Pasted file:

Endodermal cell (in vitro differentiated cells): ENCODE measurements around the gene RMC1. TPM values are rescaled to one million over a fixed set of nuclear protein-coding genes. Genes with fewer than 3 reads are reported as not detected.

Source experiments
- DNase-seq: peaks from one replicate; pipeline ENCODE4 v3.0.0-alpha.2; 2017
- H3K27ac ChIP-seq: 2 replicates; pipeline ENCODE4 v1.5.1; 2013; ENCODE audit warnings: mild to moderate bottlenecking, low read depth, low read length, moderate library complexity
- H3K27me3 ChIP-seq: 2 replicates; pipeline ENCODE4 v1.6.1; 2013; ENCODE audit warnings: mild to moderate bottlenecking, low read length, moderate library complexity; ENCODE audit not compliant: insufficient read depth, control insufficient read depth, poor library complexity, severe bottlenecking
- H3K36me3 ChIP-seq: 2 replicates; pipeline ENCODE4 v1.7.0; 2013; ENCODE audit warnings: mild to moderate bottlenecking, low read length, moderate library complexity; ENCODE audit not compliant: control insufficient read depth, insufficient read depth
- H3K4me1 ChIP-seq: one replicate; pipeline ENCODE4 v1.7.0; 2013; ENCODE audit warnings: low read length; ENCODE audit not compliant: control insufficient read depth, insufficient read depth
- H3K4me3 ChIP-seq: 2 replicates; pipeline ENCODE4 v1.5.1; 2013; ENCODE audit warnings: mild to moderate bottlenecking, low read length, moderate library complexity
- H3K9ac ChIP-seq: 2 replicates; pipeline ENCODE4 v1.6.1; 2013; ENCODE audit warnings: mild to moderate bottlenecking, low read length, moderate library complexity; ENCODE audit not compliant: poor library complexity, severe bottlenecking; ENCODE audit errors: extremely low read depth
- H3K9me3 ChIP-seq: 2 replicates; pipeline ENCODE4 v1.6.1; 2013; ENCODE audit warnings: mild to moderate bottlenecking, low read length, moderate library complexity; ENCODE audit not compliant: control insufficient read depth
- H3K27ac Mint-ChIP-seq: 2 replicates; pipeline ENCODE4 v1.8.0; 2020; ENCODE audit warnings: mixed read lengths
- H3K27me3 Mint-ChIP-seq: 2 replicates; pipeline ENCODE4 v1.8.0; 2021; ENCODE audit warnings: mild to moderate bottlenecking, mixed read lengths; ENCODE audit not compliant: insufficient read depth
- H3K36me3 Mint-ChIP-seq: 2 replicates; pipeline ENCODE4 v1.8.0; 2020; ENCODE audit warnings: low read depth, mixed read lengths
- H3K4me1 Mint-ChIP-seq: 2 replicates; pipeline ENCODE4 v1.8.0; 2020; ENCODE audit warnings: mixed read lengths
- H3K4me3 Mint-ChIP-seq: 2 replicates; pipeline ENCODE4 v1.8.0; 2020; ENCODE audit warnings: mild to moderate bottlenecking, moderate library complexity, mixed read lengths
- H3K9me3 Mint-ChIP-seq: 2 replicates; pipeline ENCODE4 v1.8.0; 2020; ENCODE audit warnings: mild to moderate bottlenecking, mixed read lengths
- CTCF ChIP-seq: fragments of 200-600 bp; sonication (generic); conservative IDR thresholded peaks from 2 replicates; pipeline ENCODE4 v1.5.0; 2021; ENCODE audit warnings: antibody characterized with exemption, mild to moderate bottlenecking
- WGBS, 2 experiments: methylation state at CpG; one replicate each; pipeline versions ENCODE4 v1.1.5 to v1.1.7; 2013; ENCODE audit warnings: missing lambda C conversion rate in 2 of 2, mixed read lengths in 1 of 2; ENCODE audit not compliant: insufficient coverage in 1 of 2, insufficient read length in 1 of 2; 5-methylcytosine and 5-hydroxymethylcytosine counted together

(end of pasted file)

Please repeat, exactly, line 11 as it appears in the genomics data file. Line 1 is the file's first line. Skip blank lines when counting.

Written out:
- H3K27ac Mint-ChIP-seq: 2 replicates; pipeline ENCODE4 v1.8.0; 2020; ENCODE audit warnings: mixed read lengths